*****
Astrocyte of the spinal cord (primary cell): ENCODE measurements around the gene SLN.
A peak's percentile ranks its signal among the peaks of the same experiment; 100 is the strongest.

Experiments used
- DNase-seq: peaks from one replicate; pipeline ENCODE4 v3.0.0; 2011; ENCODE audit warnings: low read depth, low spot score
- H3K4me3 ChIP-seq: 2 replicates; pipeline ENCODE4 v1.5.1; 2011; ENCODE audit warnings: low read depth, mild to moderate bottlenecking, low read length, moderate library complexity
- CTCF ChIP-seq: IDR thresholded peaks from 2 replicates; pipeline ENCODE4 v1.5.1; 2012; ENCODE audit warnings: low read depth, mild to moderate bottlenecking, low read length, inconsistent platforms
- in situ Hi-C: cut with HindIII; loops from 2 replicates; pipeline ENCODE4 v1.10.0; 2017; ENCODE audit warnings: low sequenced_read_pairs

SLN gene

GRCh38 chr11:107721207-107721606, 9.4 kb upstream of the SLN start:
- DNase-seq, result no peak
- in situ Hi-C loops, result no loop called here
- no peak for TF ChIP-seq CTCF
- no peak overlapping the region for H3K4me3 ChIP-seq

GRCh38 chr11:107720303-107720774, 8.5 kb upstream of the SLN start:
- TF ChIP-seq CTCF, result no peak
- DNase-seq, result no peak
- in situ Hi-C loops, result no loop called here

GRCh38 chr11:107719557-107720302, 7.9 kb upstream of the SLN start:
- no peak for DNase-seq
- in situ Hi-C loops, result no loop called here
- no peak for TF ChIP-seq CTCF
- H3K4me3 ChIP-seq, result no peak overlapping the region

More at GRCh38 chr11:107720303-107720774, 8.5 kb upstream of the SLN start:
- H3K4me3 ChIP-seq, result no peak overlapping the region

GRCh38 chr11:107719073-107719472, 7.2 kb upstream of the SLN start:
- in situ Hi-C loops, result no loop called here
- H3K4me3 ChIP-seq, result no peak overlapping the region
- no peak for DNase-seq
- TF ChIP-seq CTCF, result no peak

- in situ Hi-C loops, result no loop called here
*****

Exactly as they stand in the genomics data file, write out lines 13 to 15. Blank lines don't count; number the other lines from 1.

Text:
- no peak overlapping the region for H3K4me3 ChIP-seq

GRCh38 chr11:107720303-107720774, 8.5 kb upstream of the SLN start:
- TF ChIP-seq CTCF, result no peak